We no longer have friendly stadiums that fans, in doting admiration, warmly refer to by nickname, like The House that Ruth Built (Yankee Stadium) or Chavez Ravine (Dodger Stadium). Instead, we find ourselves entrenched in the days of clunky US Cellular Park, of antiseptic Tropicana Field, of robotic-sounding PETCO Park. And the aforementioned Candlestick Park, now the home of football’s San Francisco 49ers, has since been garishly renamed “Monster Park”, evoking notions of a lost member of the Addams Family.

And even when fans, searching for anything to make their home team’s stadium remotely charming, find a clever moniker for these commercialized arenas, the volatile nature of the business world has ballparks changing names quicker than you can say Pacific Bell Park (which became SBC Park when Southwestern Bell Corp. bought Pacific Telesis Corp., and which later still became AT&T Park when now-renamed SBC Communications merged with AT&T Corp.)

And worse still than these space-age, corporate-wrought stadiums are ballparks like Baltimore’s Camden Yards and Cleveland’s Jacobs Field, which has recently been tragically refitted with the ironic moniker Progressive Field.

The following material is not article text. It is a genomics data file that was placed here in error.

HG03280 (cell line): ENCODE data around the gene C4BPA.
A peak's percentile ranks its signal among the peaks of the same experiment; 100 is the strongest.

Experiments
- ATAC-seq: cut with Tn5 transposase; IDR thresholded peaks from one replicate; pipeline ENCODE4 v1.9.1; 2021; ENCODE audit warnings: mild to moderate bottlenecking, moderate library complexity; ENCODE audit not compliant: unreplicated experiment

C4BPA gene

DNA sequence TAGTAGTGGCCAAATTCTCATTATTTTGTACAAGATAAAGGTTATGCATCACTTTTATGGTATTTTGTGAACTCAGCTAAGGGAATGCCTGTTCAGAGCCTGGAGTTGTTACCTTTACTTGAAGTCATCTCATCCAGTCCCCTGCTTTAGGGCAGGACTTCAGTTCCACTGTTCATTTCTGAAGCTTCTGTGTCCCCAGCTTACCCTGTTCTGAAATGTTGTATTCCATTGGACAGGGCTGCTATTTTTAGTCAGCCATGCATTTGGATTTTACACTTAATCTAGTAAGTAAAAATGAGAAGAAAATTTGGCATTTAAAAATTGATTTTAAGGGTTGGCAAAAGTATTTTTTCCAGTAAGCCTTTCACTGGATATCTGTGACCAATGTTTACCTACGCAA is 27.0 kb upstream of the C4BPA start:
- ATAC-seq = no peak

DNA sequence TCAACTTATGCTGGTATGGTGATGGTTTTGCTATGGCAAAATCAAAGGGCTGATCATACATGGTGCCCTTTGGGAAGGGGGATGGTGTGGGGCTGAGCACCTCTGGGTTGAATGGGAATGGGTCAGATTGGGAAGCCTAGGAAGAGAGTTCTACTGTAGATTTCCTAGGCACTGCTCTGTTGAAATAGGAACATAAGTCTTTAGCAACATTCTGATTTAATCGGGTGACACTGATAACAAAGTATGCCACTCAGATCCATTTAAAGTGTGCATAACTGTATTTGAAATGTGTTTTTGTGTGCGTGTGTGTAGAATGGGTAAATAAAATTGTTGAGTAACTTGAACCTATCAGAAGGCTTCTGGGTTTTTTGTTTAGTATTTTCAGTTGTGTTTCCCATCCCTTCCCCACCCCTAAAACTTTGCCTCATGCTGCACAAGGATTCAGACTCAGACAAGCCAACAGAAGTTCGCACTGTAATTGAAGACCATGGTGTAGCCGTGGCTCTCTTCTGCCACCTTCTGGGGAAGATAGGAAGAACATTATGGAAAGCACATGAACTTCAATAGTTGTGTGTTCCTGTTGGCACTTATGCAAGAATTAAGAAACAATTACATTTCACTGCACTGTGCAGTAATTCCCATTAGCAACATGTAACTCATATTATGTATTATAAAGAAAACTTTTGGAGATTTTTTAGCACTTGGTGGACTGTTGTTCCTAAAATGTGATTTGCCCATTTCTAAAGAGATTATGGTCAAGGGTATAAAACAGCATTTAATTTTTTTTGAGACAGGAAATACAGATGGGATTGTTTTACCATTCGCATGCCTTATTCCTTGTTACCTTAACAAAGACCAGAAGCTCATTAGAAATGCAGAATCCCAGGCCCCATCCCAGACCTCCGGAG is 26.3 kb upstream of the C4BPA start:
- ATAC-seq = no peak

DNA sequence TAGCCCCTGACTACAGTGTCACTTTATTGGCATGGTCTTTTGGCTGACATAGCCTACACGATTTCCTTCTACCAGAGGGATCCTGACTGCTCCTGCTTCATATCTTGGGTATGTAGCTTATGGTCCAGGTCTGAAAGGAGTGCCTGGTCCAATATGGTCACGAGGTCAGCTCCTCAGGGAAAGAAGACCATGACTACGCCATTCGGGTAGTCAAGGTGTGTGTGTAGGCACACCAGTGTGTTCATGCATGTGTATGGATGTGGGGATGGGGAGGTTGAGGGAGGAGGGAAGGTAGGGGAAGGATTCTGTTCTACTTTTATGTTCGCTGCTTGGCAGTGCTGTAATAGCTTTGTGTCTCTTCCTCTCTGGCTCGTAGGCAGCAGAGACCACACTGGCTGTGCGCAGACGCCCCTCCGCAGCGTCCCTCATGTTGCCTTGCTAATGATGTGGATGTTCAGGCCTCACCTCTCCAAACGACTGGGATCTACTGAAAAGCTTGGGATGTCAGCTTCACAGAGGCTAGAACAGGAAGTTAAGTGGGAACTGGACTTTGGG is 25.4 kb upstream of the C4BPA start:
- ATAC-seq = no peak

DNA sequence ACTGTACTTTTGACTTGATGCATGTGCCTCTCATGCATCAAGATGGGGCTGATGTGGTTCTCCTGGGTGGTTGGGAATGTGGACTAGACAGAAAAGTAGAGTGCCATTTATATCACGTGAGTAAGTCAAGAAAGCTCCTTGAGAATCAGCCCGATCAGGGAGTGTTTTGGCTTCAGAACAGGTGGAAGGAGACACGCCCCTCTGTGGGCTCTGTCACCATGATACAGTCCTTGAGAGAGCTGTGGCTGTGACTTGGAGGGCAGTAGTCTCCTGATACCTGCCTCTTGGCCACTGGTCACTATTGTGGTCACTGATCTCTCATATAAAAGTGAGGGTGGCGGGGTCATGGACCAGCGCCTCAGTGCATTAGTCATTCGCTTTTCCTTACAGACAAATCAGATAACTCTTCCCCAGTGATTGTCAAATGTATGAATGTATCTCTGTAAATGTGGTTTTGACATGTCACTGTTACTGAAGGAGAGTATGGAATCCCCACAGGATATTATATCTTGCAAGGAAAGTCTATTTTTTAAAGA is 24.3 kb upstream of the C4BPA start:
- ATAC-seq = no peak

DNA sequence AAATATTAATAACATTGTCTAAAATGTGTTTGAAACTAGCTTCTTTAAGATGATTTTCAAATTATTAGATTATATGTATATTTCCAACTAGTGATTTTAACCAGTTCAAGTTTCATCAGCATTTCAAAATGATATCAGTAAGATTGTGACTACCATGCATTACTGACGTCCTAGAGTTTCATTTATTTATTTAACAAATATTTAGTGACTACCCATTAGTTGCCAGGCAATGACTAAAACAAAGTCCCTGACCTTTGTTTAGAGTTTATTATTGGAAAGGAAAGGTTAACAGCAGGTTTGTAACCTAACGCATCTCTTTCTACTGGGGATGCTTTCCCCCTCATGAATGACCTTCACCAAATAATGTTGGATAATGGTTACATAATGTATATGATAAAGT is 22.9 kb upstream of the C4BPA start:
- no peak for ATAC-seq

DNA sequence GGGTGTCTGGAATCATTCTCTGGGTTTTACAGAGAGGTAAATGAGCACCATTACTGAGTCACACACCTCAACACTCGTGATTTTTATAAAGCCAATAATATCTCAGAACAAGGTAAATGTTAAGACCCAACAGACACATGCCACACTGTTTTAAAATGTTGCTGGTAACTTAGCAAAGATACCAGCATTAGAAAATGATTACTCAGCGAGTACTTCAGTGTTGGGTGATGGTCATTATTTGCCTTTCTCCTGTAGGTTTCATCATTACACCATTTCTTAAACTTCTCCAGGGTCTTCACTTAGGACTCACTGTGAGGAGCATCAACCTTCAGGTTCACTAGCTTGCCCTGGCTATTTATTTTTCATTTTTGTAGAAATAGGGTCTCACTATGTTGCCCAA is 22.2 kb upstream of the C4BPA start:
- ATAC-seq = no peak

These are teams and owners that attempt to snatch at absent tradition and off-sepia film reels by constructing effigies to an era that was never there. History is being falsely rebuilt and recast here, and worse than even selling out the name of one’s ballpark, these are sickly attempts to sell fake memories with only the bottom line in mind.

Perhaps the creeping presence of business and luxury amenities in sports is a microcosm of modern day’s constantly changing society, where rushing busybodies in today’s fast-paced business world need something more to maintain an increasingly restless interest level. Perhaps it’s because the difference between the baseball of today and that of yesteryear is the increasingly understood notion that professional sports are businesses first, entertainment second and a game a distant third.

Ultimately, it is a trend that has no sign of letting up. And in New York, there exists an ironic example of that trend in motion; by 2009, the New York Mets will be getting their own new ballpark to replace their old faithful, Shea Stadium. So what do developers predict the new stadium, now in the designing stage of its development, will look like?

Like old Ebbets Field, they say—but with a retractable roof.